My husband still works; must he enroll in Medicare at age 65?

Question: There is confusion between my husband and me on when he should file for Medicare. My husband will be 64 in July. While he does plan on continuing to work to age 67 and continuing with his employer’s insurance plan, I believe there’s a requirement that he file for a certain part of the Medicare retirement plan at age 65, otherwise there’s some penalty at some point in the future after retirement. There’s lots of confusion with this, and I’m hoping you can explain exactly what the process is in filing for Medicare at age 65 and after reaching full retirement age. Also, please comment on whether continuing with employers’ insurance is an option or if you should file for Medicare at age 65. Signed: Confused About Medicare

Dear Confused: There are two main parts of Medicare to be aware of for this discussion – Part A which is coverage for inpatient hospitalization services, and Part B which is coverage for outpatient services (doctors, medical tests, etc.).

Medicare Part A: Assuming your husband is eligible to collect Social Security when he turns 65 (he’d needn’t be collecting it, only eligible to), there will be no premium associated with Medicare Part A (thus no penalty if he delays claiming it). If his employer coverage is “creditable” (which is a group plan with at least 20 participants), then he can defer enrolling in Part A until 1) his employer hospitalization coverage ends, or 2) he starts collecting his Social Security benefits (enrolling in Part A is mandatory for those who are collecting Social Security after age 65). He may also wish to check with his employer’s HR department to see if his employer plan requires him to enroll in Part A when he turns 65. However, if your husband enrolls in Part A and has a Health Savings Account through his employer, any contributions made to his HSA account after the month before he is 65 will be subject to an IRS penalty and become taxable income.

Medicare Part B: There is a monthly premium associated with Part B, but if your husband has “creditable” healthcare coverage from his employer when he turns 65, he can simply defer enrolling in Part B until his employer coverage ends and there will be no Late Enrollment Penalty for waiting. When his employer coverage ends, he will enter an eight-month Medicare Special Enrollment Period during which he can enroll in Part B without penalty. But if he doesn’t enroll during (or before) his SEP and enrolls in Part B later, he’ll be subject to a Late Enrollment Penalty which would increase his Part B premium by 10 percent for each full year he goes without “creditable” coverage after age 65. FYI, your husband can also enroll in Part B shortly before his employer coverage ends and specify that he wishes his Medicare coverage to start on the first of the month following the end of his employer coverage (to avoid any gap in coverage). When your husband enrolls in Part B, he must also enroll in Part A (at no additional cost). FYI, Part B premiums can increase yearly – the standard 2022 Part B premium is $170.10/month.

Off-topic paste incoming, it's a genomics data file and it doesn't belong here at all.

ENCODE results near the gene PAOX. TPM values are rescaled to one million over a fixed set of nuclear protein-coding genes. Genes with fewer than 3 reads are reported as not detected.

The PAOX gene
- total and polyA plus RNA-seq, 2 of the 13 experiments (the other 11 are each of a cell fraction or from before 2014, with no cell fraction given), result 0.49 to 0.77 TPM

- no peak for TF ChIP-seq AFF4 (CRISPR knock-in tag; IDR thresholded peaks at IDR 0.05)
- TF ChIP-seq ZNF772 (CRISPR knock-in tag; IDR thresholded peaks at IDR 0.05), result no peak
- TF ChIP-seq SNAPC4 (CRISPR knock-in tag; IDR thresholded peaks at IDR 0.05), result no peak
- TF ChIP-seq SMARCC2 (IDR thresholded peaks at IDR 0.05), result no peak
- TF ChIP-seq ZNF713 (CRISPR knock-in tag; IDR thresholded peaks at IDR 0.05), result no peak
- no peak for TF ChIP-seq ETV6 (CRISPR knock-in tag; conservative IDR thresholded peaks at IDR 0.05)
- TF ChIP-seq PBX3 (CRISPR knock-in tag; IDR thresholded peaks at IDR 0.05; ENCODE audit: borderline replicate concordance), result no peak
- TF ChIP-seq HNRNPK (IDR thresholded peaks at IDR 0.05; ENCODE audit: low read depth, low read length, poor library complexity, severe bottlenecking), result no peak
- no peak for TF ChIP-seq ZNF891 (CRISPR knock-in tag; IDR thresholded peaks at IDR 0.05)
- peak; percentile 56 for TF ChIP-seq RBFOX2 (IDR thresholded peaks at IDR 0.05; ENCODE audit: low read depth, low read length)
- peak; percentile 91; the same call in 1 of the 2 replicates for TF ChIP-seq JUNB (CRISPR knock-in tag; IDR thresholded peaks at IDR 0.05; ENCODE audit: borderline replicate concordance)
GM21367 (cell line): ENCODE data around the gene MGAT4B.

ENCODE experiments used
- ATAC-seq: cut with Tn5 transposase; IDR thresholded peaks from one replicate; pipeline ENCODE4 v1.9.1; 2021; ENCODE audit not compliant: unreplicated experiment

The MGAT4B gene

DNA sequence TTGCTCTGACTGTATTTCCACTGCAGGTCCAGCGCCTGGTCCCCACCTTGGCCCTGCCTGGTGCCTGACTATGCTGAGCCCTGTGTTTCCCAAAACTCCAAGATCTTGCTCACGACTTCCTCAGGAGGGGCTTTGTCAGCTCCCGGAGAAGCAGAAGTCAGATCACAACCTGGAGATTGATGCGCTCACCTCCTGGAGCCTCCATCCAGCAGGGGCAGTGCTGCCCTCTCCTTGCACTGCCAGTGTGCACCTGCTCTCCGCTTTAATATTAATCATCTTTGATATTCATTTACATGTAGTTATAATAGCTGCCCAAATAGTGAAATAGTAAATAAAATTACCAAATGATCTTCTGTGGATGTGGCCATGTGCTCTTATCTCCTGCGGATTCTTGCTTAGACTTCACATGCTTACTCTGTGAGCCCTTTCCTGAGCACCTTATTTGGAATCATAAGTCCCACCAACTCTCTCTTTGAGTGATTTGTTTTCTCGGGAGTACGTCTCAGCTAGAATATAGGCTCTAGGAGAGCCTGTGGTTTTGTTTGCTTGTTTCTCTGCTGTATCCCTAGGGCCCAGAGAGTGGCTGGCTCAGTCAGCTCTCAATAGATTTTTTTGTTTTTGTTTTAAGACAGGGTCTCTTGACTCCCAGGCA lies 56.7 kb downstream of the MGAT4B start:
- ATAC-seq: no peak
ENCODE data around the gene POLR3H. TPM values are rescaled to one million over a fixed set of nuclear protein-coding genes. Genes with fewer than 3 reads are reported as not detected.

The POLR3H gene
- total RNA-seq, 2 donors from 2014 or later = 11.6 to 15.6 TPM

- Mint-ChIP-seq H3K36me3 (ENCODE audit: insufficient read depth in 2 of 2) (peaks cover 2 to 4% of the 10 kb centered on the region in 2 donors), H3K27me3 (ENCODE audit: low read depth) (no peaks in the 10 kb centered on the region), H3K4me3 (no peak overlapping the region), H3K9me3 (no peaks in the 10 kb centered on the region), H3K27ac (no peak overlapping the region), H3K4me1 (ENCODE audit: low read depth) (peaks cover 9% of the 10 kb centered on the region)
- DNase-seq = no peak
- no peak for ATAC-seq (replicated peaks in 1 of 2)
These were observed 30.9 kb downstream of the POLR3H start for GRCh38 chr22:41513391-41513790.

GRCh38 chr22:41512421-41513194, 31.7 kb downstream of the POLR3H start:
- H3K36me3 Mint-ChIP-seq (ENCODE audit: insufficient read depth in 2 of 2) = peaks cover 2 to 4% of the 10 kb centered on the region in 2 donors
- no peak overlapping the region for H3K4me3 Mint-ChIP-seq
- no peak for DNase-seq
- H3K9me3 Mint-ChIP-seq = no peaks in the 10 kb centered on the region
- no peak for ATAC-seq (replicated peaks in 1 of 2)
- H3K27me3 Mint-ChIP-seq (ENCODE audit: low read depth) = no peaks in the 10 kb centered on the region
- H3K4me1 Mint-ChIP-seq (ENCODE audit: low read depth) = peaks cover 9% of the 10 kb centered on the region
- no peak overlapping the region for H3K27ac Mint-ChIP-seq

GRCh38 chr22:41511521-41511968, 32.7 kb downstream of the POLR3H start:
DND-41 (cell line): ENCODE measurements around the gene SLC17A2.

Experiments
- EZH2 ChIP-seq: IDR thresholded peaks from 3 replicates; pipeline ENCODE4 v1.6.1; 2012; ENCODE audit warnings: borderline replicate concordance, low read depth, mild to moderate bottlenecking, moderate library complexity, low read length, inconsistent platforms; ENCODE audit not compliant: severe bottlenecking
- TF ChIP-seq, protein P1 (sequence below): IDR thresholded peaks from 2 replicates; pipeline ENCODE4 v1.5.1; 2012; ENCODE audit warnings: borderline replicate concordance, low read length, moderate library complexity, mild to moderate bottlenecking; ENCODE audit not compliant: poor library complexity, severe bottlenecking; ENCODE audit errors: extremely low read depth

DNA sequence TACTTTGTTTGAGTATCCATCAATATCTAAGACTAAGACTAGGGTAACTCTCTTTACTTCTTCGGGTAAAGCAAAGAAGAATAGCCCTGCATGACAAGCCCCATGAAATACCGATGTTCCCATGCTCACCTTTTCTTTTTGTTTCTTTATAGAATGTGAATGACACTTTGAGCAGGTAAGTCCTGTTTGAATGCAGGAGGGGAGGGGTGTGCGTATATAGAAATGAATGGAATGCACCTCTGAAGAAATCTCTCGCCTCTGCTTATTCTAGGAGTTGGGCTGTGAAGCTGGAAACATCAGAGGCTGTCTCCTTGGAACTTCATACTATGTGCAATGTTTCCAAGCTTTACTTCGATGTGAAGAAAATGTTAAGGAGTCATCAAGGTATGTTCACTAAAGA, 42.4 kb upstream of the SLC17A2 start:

There is another Medicare element called “Part D” which is coverage for prescription drugs. Prescription drug costs are not covered by Medicare Parts A/B and such coverage must be acquired separately if desired. When your husband’s prescription drug coverage from his employer plan ends, he’ll need to separately acquire (through a private insurer) drug coverage during his SEP, or there will be a separate Part D late enrollment penalty for acquiring drug coverage thereafter.

The bottom line is this: If your husband’s healthcare coverage from his employer is “creditable” he can simply defer enrolling in Medicare until his employer coverage ends, and there will be no late enrollment penalty for doing so (unless he waits beyond his SEP to enroll).

This article is intended for information purposes only and does not represent legal or financial guidance. It presents the opinions and interpretations of the AMAC Foundation’s staff, trained and accredited by the National Social Security Association. NSSA and the AMAC Foundation and its staff are not affiliated with or endorsed by the Social Security Administration or any other governmental entity.

To submit a question, go to ( or email

About the Association of Mature American Citizens
The 2.4 million member Association of Mature American Citizens,, is a vibrant, vital senior advocacy organization that takes its marching orders from its members. AMAC Action is a non-profit, non-partisan organization representing the membership in our nation’s capital and in local Congressional Districts throughout the country. And the AMAC Foundation ( is the Association’s non-profit organization, dedicated to supporting and educating America’s Seniors. Together, we act and speak on the Association members’ behalf, protecting their interests and offering a practical insight on how to best solve the problems they face today. Joining us today at